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Law of the Sea: fanfare and an uncertain future

By John Temple SwingJohn Temple Swing is vice-president and secretary of the Council on Foreign Relations and a member of the US delegation to the Third United Nations Conference on the Law of the Sea. / March 9, 1981

New York

The tenth substantive session of the Third United Nations Conference on the Law of the Sea opens today with unexpected fanfare and an uncertain future. Last week front-page stories in at least two of the nation's major newspapers announced that the Reagan administration would not go along with the previously agreed objective of completing a comprehensive draft treaty on all aspects of ocean usage at the current session. This announcement certainly came as a shock to the 2,000-odd delegates from 158 countries gathering in New York. Although the negotiation has been one of the world's longest, most complicated, and least understood, it is, as Henry Kissinger observed while secretary of state, one of the most important in the 20th century. And, after seven years, it is now very close to completion. Why, then, has the outcome been thrown into doubt?

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The problem arises from the one area of the negotiation that has always been politically sensitive: the creation of a new international organization to oversee the exploitation of deep seabed resources in the area "beyond national jurisdictions."

The conference remained deadlocked over this issue for three years, and only during the latter years of Mr. Kissinger's tenure as secretary of state was a compromise developed that, with some exceptions, is now generally acceptable to most participants: the so-called "parallel system" of exploitation. Simple in concept, if not execution, it provides one-half of the commercially available mine sites to Western countries and their companies and the other half to the corporate arm of the new International Seabed Auhtoritiy known as the Enterprise. Net revenues earned by the authority in the form of taxes, fees, and profits from its own operations, as agreed from the outset, are to be allocated to the poor counttries of the world for development purposes.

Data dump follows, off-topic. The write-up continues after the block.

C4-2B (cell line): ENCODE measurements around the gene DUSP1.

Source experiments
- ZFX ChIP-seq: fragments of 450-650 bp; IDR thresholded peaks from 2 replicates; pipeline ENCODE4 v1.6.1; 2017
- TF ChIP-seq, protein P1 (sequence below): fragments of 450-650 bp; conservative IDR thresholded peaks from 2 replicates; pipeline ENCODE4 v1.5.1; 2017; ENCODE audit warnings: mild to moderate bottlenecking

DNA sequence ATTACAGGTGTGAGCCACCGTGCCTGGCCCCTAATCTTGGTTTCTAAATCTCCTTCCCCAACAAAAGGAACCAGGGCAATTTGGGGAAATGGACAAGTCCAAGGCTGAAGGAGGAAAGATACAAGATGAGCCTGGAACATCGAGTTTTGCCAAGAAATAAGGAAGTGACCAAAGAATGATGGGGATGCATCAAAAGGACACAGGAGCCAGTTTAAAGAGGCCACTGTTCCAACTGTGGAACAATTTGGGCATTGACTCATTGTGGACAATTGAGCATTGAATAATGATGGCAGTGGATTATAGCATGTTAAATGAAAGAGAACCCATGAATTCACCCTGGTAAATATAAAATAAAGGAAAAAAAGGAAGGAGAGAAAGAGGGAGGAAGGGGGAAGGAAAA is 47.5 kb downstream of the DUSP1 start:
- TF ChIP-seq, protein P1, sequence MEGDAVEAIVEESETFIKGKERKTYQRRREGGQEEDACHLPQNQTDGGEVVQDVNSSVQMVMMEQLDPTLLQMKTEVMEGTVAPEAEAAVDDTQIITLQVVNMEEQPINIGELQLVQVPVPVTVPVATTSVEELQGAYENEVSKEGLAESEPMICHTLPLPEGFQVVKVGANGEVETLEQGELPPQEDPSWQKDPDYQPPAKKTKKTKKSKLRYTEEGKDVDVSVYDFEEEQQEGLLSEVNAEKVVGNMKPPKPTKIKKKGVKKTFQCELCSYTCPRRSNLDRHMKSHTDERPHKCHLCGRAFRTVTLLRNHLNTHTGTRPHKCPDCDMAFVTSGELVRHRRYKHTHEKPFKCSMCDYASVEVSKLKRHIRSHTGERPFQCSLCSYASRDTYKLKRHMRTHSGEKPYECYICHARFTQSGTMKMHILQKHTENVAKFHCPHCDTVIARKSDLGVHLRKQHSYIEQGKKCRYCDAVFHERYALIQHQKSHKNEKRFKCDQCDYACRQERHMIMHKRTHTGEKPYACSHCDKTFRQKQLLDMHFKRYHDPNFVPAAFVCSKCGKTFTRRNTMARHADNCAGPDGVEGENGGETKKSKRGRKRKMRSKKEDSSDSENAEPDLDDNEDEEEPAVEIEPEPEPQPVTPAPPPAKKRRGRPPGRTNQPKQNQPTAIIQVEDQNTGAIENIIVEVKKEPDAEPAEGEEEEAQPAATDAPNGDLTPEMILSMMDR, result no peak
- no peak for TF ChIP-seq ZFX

Throughout the negotiations, the developing countries have insisted that land-based producers of nickel and copper be protected from the potential threat to their economies by seabed production of the same minerals. This has led to interim limitations on deep seabed production, which, at least in principle, are anathema to "pure" free enterprisers.

Equally troubling to many company executives are provisions calling for commodity agreements for all seabed minerals and complicated provisions for the transfer of technology. Companies also worry that in spite of carefully created provisions on governance and requisite voting majorities for different classes of issues, access is not adequately guaranteed in black and white.

In part because of these doubts, mining companies sucessfully lobbied for the adoption in the summer of 1980 of domestic legislation to license US miners to begin site specific exploration by 1982 and site specific exploitation by Jan. 1 , 1988. Such legislation could in theory provide some protection for US mining companies in the so-called "interim period" before an international treaty comes into force or even in the absence of such a treaty entirely.